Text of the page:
The Marine Corps Is Eyeing Some Brand New Boot Upgrades

Gear
U.S. Marine Corps Cpl. Eduardo Meza, with the Installation Personnel Administration Center, Headquarters Company, Headquarters and Service Battalion, removes his boot at Eastern Miramar Marine Corps Air Station Miramar, Calif., Feb. 15, 2017.
Marine Corps photo by Lance Cpl. Robert G. Gavaldon

It looks like Marines are about to get some fancy new footwear. The U.S. Marine Corps hasn’t just entered the final phase of testing designs for new standard-issue jungle boots; Commandant Gen. Robert Neller is eyeing new combat boots for the first time in more than a decade.


Neller plans to give the Corps a wide array of boot options and endorse new manufacturers to sell Marine-approved boots, reported Marine Corps Times. As operations in the Middle East wind down, Marine Corps Systems Command is planning to develop a formal requirement for a full tropical uniform as Marines turn their attention to the jungles of the Pacific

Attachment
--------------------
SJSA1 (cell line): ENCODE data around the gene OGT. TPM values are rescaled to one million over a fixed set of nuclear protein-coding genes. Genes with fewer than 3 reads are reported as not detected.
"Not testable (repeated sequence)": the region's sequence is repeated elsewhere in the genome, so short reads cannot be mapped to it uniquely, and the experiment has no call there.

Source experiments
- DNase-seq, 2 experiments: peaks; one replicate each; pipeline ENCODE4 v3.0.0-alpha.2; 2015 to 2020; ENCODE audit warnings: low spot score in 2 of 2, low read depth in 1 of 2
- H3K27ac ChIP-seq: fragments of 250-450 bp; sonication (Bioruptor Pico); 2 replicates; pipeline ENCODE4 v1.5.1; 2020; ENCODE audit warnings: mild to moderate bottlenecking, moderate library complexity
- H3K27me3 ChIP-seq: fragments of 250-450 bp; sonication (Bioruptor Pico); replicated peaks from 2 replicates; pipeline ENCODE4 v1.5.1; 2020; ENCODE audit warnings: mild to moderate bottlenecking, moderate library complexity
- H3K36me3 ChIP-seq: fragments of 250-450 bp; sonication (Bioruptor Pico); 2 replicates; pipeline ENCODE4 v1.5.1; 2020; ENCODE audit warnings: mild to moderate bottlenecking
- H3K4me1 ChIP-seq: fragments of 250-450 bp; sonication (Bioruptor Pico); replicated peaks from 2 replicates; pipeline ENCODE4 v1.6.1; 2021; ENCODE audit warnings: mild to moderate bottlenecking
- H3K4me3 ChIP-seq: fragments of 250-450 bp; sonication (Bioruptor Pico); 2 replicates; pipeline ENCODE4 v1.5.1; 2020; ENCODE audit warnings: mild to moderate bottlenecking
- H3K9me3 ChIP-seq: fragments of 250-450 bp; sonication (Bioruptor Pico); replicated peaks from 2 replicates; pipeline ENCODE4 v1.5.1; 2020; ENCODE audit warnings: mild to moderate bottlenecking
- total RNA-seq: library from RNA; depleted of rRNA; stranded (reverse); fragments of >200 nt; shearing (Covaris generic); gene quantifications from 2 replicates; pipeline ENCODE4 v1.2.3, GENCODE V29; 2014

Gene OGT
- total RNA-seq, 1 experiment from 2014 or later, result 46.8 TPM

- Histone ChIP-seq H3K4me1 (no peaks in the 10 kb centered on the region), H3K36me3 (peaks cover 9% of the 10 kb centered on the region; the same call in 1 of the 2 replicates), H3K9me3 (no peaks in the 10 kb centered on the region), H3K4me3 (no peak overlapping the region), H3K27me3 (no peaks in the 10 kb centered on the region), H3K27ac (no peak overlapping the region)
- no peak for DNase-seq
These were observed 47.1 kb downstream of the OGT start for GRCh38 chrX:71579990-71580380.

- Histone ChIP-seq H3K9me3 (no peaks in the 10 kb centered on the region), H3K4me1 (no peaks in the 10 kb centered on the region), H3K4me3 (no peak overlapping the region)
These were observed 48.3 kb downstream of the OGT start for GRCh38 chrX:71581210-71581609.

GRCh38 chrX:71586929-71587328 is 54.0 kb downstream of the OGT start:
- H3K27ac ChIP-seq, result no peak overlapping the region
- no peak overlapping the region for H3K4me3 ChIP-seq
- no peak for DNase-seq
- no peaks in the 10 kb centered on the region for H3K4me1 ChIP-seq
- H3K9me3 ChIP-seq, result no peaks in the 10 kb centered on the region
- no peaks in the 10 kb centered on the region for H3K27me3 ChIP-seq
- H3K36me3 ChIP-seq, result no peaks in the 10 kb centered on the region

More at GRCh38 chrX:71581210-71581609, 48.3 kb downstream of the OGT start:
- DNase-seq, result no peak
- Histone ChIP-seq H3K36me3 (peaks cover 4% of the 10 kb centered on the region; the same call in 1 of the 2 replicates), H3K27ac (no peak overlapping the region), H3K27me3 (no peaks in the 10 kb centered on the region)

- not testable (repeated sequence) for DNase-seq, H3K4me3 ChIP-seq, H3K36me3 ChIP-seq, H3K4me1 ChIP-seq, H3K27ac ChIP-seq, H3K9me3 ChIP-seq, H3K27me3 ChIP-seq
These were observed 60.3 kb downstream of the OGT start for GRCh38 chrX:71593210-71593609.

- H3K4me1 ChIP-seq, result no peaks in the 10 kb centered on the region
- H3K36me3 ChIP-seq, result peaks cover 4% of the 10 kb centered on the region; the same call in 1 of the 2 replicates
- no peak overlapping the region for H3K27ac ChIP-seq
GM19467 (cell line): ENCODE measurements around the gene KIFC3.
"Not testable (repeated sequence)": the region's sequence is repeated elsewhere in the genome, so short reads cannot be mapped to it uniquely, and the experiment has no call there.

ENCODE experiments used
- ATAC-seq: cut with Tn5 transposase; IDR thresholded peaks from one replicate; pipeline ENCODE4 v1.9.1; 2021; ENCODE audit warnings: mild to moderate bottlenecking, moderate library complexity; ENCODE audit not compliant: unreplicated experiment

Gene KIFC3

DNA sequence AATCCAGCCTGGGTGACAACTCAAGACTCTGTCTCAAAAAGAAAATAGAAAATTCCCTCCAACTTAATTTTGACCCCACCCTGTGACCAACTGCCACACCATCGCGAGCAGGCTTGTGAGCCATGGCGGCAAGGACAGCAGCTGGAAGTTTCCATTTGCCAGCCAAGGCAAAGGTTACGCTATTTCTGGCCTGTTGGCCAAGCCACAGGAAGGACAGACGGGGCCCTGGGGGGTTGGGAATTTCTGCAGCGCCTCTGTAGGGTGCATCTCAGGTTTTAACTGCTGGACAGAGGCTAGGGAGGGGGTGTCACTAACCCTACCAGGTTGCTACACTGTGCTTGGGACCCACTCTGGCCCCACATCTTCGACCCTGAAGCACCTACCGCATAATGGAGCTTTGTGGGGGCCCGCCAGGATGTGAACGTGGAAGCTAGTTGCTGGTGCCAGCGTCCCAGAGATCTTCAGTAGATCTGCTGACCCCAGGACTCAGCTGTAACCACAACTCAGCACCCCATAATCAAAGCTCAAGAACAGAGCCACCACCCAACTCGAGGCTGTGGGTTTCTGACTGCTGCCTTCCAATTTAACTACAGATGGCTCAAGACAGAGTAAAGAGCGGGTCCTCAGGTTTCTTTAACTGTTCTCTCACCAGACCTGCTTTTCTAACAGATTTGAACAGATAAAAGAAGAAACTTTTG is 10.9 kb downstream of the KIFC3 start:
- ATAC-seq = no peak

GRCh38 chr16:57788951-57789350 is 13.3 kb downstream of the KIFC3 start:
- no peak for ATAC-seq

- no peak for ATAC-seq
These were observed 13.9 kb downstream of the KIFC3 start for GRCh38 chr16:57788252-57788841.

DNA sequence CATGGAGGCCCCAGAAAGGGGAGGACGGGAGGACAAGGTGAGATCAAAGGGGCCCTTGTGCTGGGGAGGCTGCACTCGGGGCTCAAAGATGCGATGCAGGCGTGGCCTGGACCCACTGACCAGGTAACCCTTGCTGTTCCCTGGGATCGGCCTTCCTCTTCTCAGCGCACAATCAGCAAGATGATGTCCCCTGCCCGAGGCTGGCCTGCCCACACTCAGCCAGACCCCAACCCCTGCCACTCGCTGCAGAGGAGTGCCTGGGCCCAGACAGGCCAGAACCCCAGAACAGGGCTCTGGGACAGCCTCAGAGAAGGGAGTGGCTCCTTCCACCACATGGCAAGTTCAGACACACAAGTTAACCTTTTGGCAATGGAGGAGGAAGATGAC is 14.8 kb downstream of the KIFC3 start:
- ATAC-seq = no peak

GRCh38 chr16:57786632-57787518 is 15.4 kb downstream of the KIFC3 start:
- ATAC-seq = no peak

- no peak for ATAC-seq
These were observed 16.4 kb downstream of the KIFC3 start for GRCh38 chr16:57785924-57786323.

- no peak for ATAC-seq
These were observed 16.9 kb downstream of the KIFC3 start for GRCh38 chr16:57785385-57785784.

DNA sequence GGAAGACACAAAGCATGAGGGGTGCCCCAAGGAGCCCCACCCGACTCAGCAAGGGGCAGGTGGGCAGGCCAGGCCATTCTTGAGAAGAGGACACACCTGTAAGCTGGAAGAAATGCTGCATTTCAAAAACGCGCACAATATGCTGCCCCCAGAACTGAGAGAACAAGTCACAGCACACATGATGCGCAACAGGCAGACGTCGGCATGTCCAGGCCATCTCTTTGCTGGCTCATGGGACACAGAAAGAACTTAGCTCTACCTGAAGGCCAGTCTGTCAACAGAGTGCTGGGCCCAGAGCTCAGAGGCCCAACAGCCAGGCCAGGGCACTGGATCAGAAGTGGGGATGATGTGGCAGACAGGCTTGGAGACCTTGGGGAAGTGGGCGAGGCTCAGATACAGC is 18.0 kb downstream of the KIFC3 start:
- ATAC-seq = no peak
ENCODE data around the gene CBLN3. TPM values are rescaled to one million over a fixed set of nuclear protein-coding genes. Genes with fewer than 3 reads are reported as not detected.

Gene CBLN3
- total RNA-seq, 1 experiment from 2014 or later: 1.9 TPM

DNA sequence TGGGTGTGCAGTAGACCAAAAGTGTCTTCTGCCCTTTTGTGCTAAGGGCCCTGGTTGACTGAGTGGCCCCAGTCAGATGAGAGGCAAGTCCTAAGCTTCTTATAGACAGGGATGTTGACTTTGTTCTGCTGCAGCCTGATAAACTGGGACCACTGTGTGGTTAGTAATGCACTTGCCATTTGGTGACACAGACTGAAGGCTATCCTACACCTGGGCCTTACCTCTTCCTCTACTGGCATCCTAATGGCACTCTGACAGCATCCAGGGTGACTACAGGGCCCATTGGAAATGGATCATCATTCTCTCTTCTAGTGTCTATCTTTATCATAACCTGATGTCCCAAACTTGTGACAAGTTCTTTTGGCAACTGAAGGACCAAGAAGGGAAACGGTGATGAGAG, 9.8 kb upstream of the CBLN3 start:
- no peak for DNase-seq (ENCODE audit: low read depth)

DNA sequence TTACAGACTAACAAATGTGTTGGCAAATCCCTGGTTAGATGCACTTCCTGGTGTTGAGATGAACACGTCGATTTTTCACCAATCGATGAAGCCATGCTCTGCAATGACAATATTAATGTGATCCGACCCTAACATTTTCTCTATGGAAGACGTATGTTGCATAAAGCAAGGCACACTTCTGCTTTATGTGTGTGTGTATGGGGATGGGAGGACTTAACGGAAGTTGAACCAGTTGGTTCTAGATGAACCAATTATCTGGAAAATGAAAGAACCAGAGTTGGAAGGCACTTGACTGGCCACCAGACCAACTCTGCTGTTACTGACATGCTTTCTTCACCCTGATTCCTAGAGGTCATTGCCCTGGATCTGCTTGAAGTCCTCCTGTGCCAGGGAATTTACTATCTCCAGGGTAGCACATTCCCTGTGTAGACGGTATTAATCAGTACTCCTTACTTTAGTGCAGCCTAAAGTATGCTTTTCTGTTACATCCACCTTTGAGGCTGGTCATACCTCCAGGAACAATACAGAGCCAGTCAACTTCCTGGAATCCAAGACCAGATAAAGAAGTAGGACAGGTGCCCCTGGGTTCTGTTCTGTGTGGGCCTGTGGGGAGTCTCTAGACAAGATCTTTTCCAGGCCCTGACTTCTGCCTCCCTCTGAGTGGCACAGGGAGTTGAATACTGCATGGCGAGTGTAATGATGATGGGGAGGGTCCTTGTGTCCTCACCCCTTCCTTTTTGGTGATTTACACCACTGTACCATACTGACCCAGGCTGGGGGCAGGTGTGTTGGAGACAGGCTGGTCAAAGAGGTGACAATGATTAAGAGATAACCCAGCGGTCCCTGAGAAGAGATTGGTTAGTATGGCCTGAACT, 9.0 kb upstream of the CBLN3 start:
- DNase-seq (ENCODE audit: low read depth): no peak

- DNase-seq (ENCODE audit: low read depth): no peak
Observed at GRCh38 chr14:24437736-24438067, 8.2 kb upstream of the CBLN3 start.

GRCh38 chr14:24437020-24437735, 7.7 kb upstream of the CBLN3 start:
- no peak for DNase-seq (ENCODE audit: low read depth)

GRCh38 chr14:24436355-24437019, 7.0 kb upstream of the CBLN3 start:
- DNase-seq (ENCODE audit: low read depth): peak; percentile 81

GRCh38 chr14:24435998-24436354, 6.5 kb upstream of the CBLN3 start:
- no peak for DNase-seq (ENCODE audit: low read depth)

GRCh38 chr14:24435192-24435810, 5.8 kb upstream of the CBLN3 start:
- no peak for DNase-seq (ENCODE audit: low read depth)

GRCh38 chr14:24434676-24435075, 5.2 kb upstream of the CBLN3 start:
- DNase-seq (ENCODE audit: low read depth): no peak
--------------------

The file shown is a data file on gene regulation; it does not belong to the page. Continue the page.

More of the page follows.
Starting in June, more than 400 service members from 3rd Marines will try out the Marine Corps’ new jungle boot for several months in its third and final test before fielding. Manufacturers Danner, Bates, Altama, and Rocky have each produced a jungle boot, and all will be competing for to be the Marine Corps’ contract in this trial phase.

Marine Corps officials plan on selecting a design by January 2018.

As for updating the Corps’ well-worn combat boot, Neller “has asked the program office to … take the Marine combat boot that is in the seabag now and make that a better boot,” Todd Towles, program officer for the clothing team at Marine Corps Systems Command told Military Times.

Since 2002, Marines have felt the standard issue boot was too heavy, and the Corps hopes to replace it with a lighter fit that  boasts a repairable outsole and dries quicker than other footwear. Though there is no formal plan yet, the Corps hopes to test a combat boot option with new recruits later this year.

The service is looking at a 6-inch boot or a 10-inch boot, according to Towles. And after the Corps chooses a design, it will put out a request for manufacturers that want produce it.

“We want to design our specs and have it be Marine Corps owned,” Towles said.

However the Corps chooses to purchase its boots, it’s certain that Marines will need to make room in their closets for new shoes.

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